I am delighted to have the chance to participate briefly in the debate. I shall not speak for long, partly because of the many erudite and well argued speeches made by Members on both sides of the Committee on a matter that I am delighted has been raised as a result of Conservative amendment No. 24. However, I am not sure that either side has got it right. I say that with some trepidation, as I risk creating a great many enemies in Committee.
I am entirely in favour of promoting fair access, but I fear that the Government's original wording says nothing about widening participation, which is a very important part of what we all seek to achieve. I believe that everyone accepts that it is necessary not only to make access fair, but to try to widen participation among groups of people who may not have fully participated in higher education until now. Simply to make access fair does not tackle the problem properly.
On the other hand, the Conservatives want to ensure full access, and their amendment tries to define how that access should be achieved. It does not, however, say anything about how access should be made entirely fair. I have considerable concerns about the definition of access based on academic ability and potential. The hon. Member for Epsom and Ewell quite rightly defined that as more than A-levels. I have been delighted to hear that the Conservative spokesmen are unanimous in their approval of the idea that A-levels are not enough. I am totally in favour of the suggestion that we need more than A-levels to promote access to universities and to decide fairly on access. I have been making that argument over the past year.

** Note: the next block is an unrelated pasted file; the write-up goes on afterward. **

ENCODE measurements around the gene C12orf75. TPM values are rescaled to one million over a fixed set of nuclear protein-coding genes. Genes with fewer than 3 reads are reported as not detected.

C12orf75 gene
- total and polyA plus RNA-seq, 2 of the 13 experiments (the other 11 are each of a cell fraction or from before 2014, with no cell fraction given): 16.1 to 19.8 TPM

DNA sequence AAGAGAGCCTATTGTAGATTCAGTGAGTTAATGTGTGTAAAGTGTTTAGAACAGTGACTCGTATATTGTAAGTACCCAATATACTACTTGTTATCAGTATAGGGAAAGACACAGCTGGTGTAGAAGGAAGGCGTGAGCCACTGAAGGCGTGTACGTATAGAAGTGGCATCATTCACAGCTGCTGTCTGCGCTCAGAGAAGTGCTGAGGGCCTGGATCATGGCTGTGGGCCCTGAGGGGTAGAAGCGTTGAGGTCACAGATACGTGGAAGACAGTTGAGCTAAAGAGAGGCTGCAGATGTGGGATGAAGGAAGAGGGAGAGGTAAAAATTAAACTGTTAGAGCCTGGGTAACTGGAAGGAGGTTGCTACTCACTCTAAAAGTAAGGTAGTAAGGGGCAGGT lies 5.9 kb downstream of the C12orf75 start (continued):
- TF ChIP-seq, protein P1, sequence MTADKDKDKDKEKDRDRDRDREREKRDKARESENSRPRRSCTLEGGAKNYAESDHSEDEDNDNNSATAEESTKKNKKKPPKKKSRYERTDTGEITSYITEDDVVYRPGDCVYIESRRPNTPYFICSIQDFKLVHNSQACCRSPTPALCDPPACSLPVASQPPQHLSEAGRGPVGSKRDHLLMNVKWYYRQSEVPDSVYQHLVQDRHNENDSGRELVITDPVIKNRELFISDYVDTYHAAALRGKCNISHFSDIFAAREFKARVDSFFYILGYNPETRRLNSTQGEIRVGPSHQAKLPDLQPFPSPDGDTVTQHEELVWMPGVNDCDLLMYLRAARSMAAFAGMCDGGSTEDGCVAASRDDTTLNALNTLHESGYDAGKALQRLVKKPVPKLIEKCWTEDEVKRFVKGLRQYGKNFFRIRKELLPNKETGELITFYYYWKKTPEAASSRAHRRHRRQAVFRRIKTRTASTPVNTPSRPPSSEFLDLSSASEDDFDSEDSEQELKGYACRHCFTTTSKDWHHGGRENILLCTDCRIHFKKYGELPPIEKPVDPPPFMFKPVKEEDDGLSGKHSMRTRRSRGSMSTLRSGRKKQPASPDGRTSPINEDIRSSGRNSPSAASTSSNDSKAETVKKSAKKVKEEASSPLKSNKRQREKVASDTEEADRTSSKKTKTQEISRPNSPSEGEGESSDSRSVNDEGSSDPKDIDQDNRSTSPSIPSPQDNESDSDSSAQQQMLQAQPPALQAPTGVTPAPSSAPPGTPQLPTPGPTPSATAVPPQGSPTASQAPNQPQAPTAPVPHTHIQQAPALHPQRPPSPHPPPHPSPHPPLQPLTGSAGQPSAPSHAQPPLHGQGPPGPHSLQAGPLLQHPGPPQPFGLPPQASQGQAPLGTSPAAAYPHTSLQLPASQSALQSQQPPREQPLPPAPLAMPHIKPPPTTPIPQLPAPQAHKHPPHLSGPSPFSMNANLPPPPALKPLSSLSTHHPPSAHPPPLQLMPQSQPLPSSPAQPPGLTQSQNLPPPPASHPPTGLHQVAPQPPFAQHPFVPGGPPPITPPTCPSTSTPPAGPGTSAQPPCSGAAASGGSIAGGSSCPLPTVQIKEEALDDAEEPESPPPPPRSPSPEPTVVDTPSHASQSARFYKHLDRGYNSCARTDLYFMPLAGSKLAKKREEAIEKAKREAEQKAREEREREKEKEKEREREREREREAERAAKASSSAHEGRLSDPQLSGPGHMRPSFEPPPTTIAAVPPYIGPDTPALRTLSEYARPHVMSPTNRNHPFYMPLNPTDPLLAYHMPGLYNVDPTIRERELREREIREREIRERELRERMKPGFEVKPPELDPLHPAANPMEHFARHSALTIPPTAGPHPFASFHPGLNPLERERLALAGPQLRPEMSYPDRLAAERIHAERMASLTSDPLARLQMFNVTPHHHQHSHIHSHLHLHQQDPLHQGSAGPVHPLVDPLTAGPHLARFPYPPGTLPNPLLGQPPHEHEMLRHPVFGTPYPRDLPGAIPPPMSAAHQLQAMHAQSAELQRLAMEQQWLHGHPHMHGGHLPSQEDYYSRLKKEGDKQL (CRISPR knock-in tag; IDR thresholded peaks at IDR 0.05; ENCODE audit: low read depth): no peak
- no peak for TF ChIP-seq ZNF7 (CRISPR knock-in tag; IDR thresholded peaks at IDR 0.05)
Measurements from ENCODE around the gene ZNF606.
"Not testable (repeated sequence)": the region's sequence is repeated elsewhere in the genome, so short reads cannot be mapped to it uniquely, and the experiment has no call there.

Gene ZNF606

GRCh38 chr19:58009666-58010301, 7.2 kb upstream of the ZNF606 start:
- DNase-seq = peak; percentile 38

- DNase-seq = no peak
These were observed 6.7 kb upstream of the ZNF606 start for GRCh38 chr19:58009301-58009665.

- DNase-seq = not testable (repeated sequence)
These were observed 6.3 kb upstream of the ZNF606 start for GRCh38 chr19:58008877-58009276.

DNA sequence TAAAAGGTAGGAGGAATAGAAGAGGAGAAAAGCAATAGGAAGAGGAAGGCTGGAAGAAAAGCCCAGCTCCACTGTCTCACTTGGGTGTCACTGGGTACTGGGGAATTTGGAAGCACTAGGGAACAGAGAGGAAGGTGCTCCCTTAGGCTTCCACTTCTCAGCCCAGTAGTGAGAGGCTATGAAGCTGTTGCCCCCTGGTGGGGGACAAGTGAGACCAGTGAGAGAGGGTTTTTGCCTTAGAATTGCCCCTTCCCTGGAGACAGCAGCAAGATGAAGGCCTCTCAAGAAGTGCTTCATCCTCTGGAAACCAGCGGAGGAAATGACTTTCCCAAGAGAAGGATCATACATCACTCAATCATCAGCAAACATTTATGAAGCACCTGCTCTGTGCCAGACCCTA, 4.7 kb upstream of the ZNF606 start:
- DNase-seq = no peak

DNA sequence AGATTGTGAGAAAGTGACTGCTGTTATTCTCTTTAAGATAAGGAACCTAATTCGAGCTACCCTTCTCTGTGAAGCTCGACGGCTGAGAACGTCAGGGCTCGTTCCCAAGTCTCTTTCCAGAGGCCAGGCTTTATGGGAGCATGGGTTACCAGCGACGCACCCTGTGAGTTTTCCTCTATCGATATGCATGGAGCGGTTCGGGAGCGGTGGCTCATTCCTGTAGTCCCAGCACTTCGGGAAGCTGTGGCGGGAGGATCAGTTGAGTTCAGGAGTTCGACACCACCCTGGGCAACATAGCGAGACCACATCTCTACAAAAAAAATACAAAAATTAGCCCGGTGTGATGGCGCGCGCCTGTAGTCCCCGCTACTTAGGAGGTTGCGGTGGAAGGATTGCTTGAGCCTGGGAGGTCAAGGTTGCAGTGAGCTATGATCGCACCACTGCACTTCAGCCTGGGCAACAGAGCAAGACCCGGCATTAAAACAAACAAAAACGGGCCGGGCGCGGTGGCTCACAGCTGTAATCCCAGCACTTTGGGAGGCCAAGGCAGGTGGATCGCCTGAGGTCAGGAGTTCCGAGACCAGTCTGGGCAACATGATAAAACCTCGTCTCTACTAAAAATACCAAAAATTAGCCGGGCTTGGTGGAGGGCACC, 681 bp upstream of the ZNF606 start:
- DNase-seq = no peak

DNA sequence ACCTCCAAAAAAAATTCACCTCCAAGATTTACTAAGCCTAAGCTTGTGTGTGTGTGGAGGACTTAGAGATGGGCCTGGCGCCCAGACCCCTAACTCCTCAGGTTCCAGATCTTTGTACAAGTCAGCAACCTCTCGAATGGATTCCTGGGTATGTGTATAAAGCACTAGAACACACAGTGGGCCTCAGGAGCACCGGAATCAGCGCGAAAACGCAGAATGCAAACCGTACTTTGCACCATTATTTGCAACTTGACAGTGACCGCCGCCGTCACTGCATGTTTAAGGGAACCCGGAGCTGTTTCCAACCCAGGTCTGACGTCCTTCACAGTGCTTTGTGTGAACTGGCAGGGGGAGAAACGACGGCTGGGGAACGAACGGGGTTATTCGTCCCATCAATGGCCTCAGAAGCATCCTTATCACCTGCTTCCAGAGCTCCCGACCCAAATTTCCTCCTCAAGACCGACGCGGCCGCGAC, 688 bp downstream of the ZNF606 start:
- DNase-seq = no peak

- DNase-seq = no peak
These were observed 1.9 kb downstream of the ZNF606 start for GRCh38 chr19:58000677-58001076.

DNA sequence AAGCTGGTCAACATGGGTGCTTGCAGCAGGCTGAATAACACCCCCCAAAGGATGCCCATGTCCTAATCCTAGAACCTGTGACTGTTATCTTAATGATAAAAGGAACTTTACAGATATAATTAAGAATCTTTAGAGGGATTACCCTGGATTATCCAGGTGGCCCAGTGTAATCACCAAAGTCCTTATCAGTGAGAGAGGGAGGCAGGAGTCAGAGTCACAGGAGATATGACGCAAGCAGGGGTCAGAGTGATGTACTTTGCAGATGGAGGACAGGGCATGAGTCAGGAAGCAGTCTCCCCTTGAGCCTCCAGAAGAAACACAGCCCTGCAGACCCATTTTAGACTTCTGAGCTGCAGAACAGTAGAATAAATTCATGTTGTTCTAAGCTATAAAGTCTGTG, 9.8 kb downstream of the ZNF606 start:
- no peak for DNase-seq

Although independent schools still appear to be determined to suggest to universities that access should be decided purely on the strength of A-levels—presumably because they believe that their students can get better A-level results than those in the state sector—I am delighted that, despite that, the Conservative party now appears to reject the move.